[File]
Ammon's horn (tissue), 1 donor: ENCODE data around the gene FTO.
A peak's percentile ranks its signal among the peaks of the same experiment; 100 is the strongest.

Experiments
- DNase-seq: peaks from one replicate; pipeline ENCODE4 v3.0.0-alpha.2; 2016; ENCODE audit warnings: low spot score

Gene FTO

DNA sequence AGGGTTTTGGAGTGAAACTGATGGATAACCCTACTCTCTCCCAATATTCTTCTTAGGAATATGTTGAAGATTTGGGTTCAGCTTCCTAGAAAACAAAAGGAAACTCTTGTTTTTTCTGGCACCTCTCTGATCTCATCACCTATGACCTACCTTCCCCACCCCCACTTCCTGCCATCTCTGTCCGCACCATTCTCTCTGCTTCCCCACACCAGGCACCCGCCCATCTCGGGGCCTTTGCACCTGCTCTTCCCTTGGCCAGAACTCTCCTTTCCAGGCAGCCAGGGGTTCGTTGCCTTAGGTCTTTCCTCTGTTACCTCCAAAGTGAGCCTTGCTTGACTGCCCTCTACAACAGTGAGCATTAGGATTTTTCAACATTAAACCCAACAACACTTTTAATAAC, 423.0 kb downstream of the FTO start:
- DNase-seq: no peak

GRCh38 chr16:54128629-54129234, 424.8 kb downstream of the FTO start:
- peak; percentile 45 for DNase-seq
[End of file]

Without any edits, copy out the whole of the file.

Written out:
Ammon's horn (tissue), 1 donor: ENCODE data around the gene FTO.
A peak's percentile ranks its signal among the peaks of the same experiment; 100 is the strongest.

Experiments
- DNase-seq: peaks from one replicate; pipeline ENCODE4 v3.0.0-alpha.2; 2016; ENCODE audit warnings: low spot score

Gene FTO

DNA sequence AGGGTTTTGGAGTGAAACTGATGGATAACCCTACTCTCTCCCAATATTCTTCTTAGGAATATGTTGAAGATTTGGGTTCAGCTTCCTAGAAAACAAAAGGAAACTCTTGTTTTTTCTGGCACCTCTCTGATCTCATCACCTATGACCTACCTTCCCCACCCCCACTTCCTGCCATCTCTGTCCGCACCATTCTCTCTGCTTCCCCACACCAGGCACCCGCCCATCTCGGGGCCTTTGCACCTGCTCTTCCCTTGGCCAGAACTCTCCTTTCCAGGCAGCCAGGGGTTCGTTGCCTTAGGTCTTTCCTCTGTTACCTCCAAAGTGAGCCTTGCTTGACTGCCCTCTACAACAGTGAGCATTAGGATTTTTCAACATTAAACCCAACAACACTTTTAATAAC, 423.0 kb downstream of the FTO start:
- DNase-seq: no peak

GRCh38 chr16:54128629-54129234, 424.8 kb downstream of the FTO start:
- peak; percentile 45 for DNase-seq